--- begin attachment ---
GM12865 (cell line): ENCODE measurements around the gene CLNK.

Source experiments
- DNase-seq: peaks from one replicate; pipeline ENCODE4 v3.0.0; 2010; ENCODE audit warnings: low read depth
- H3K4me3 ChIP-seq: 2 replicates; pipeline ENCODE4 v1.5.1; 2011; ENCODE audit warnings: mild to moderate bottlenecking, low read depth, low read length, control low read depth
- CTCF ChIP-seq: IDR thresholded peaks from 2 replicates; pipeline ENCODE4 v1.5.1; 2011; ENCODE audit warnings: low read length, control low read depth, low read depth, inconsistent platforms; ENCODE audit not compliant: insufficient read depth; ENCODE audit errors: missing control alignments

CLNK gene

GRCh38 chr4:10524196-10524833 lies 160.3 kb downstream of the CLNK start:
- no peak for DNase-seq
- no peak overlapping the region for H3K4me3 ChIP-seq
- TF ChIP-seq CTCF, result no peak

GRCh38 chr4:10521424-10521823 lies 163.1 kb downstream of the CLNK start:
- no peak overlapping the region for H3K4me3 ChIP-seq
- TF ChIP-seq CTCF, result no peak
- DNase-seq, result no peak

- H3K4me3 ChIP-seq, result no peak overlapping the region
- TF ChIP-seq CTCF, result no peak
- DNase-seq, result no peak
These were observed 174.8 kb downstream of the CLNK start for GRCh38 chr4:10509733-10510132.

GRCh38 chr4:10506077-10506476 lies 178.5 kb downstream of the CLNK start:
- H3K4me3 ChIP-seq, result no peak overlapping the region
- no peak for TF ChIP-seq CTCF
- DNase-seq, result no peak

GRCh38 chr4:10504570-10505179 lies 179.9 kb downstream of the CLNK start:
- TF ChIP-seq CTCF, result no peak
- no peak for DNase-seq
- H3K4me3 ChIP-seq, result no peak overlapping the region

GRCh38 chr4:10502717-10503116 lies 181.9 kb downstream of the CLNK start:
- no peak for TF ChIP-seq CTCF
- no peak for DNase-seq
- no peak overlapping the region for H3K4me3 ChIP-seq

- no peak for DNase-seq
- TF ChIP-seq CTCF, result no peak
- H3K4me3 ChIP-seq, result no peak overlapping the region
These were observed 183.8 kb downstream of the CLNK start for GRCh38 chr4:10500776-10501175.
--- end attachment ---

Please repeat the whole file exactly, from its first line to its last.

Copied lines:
GM12865 (cell line): ENCODE measurements around the gene CLNK.

Source experiments
- DNase-seq: peaks from one replicate; pipeline ENCODE4 v3.0.0; 2010; ENCODE audit warnings: low read depth
- H3K4me3 ChIP-seq: 2 replicates; pipeline ENCODE4 v1.5.1; 2011; ENCODE audit warnings: mild to moderate bottlenecking, low read depth, low read length, control low read depth
- CTCF ChIP-seq: IDR thresholded peaks from 2 replicates; pipeline ENCODE4 v1.5.1; 2011; ENCODE audit warnings: low read length, control low read depth, low read depth, inconsistent platforms; ENCODE audit not compliant: insufficient read depth; ENCODE audit errors: missing control alignments

CLNK gene

GRCh38 chr4:10524196-10524833 lies 160.3 kb downstream of the CLNK start:
- no peak for DNase-seq
- no peak overlapping the region for H3K4me3 ChIP-seq
- TF ChIP-seq CTCF, result no peak

GRCh38 chr4:10521424-10521823 lies 163.1 kb downstream of the CLNK start:
- no peak overlapping the region for H3K4me3 ChIP-seq
- TF ChIP-seq CTCF, result no peak
- DNase-seq, result no peak

- H3K4me3 ChIP-seq, result no peak overlapping the region
- TF ChIP-seq CTCF, result no peak
- DNase-seq, result no peak
These were observed 174.8 kb downstream of the CLNK start for GRCh38 chr4:10509733-10510132.

GRCh38 chr4:10506077-10506476 lies 178.5 kb downstream of the CLNK start:
- H3K4me3 ChIP-seq, result no peak overlapping the region
- no peak for TF ChIP-seq CTCF
- DNase-seq, result no peak

GRCh38 chr4:10504570-10505179 lies 179.9 kb downstream of the CLNK start:
- TF ChIP-seq CTCF, result no peak
- no peak for DNase-seq
- H3K4me3 ChIP-seq, result no peak overlapping the region

GRCh38 chr4:10502717-10503116 lies 181.9 kb downstream of the CLNK start:
- no peak for TF ChIP-seq CTCF
- no peak for DNase-seq
- no peak overlapping the region for H3K4me3 ChIP-seq

- no peak for DNase-seq
- TF ChIP-seq CTCF, result no peak
- H3K4me3 ChIP-seq, result no peak overlapping the region
These were observed 183.8 kb downstream of the CLNK start for GRCh38 chr4:10500776-10501175.